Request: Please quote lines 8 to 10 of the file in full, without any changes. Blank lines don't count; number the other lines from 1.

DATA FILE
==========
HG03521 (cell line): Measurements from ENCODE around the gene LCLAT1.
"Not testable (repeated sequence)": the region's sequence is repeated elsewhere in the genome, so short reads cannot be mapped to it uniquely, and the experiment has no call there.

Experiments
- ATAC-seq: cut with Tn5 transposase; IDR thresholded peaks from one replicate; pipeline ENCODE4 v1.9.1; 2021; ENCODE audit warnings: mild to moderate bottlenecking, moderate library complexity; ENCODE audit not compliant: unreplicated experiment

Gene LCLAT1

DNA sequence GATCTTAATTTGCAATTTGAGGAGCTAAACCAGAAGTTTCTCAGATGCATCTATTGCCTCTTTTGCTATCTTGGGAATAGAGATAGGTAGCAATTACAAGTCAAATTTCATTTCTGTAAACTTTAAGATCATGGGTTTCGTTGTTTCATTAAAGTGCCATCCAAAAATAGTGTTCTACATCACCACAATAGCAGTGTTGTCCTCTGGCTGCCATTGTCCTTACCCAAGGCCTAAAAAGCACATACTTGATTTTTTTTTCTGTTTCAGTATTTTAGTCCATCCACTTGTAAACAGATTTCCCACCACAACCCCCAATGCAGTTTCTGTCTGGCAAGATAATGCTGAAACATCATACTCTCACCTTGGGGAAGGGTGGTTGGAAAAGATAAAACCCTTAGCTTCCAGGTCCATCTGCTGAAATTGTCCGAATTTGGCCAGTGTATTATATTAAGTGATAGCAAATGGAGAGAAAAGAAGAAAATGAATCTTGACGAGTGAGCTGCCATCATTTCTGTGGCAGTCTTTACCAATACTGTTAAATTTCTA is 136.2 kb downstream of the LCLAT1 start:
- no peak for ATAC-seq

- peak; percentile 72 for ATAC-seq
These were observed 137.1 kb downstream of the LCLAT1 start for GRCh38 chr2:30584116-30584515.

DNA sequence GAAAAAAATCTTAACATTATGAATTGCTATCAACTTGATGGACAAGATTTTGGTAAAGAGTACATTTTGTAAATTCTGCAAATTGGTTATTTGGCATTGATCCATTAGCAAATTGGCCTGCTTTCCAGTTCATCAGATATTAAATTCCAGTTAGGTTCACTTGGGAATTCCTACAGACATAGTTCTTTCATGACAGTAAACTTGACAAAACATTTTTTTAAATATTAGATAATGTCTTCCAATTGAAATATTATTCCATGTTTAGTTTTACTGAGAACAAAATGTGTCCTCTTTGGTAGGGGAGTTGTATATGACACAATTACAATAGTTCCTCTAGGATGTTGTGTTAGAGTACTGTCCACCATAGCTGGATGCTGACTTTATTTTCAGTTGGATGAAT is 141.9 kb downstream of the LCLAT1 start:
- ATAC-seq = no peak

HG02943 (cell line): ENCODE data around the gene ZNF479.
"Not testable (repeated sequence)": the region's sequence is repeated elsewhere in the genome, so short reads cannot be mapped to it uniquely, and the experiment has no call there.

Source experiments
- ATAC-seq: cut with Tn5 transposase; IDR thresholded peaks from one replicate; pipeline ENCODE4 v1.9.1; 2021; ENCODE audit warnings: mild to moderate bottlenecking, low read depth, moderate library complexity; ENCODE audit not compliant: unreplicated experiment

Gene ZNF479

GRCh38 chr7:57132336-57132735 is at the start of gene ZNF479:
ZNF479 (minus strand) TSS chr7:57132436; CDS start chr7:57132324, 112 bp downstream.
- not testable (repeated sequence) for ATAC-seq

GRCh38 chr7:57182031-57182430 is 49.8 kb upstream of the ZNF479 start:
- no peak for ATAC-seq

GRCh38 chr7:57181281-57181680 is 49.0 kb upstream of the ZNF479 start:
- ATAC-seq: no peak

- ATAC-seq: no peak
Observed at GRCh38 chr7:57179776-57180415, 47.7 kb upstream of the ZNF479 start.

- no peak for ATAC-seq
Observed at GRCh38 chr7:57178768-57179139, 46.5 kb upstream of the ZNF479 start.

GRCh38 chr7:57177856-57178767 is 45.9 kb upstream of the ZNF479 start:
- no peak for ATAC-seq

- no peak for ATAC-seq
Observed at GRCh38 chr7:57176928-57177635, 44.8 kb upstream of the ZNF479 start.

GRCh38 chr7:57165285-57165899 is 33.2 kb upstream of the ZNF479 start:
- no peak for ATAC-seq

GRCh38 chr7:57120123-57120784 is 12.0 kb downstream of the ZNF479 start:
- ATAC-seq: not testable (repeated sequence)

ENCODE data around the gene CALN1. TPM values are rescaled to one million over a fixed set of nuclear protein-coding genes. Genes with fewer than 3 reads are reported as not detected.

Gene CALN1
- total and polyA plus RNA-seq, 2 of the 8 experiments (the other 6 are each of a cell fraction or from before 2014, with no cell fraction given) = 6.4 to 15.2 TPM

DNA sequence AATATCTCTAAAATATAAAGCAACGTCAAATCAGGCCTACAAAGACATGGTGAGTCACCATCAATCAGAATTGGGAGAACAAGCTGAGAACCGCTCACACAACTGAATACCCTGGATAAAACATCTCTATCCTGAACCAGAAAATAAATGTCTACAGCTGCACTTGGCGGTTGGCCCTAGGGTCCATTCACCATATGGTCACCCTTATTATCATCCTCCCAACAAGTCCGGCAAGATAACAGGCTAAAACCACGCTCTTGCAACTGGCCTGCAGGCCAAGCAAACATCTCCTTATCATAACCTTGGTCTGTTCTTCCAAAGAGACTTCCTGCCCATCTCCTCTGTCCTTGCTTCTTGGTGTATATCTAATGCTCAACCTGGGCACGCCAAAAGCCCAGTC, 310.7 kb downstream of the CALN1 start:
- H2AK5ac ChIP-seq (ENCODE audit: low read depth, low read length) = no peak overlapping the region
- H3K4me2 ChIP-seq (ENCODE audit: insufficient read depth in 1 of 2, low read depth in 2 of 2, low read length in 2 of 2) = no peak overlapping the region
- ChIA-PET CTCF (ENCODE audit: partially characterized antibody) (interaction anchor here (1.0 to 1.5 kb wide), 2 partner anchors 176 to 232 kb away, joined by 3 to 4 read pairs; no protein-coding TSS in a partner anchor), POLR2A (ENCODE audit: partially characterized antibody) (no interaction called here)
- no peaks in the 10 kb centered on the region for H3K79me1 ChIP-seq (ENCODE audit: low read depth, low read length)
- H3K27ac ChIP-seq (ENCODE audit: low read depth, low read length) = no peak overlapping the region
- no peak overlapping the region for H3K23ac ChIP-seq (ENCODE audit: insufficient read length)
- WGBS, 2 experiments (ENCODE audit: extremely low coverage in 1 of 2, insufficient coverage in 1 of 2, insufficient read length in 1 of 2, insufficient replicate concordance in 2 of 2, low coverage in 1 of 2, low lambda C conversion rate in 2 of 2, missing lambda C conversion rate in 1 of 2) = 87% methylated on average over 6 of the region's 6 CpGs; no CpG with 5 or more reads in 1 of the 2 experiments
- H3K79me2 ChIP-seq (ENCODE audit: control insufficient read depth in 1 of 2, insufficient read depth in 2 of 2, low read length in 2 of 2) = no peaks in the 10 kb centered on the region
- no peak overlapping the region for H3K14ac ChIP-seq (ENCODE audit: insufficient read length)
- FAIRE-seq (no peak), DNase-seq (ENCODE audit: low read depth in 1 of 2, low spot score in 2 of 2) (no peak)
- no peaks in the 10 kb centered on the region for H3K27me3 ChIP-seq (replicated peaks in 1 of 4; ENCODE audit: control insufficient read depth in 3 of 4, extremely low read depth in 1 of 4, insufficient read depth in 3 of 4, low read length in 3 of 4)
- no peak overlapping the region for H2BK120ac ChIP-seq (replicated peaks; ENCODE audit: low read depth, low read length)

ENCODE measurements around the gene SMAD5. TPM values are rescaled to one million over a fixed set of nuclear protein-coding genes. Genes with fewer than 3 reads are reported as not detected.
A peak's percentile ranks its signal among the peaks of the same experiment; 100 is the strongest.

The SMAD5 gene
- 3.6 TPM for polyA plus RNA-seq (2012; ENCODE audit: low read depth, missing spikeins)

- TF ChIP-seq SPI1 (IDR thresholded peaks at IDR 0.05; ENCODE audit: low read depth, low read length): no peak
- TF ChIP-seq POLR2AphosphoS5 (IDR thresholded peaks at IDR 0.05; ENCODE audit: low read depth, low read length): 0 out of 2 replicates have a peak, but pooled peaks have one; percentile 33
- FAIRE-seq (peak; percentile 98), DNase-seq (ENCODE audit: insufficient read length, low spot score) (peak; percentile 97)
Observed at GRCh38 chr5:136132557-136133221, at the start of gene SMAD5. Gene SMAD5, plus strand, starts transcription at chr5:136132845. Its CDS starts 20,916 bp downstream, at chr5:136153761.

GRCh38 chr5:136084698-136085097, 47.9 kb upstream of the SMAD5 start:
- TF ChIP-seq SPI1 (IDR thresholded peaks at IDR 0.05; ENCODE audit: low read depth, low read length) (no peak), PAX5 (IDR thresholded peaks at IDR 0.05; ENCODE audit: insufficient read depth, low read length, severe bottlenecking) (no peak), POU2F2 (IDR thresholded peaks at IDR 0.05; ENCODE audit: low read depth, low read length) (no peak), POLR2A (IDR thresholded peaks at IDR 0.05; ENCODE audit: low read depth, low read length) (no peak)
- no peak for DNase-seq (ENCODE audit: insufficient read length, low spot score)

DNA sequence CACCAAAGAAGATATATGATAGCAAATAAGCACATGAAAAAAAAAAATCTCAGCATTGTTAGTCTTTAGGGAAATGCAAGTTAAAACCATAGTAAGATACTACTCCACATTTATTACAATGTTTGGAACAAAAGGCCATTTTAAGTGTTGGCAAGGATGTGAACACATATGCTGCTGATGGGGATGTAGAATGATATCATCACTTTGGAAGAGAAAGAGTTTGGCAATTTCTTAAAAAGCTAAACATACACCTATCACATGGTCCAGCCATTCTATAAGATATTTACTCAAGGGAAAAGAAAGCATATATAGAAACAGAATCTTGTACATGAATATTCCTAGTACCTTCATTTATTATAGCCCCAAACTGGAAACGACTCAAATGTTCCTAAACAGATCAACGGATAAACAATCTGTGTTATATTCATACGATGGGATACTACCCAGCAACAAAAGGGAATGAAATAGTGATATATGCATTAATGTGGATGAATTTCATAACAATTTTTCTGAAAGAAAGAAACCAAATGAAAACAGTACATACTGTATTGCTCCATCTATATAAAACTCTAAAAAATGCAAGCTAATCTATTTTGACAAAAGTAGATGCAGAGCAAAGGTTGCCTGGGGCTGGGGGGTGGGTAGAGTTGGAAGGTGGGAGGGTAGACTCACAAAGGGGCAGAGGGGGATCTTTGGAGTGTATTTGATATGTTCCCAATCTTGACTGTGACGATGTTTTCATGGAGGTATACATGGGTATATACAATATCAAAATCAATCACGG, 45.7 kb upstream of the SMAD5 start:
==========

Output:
- peak; percentile 72 for ATAC-seq
These were observed 137.1 kb downstream of the LCLAT1 start for GRCh38 chr2:30584116-30584515.

DNA sequence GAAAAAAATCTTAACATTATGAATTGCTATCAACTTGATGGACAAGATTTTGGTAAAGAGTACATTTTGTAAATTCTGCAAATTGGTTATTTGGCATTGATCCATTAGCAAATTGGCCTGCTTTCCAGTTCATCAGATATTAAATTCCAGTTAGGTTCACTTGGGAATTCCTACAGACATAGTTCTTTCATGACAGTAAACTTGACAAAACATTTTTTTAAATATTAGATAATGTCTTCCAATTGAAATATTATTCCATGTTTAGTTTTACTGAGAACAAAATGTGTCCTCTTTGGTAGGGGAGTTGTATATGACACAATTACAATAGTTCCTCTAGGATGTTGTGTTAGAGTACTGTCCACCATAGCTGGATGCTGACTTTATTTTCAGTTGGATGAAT is 141.9 kb downstream of the LCLAT1 start: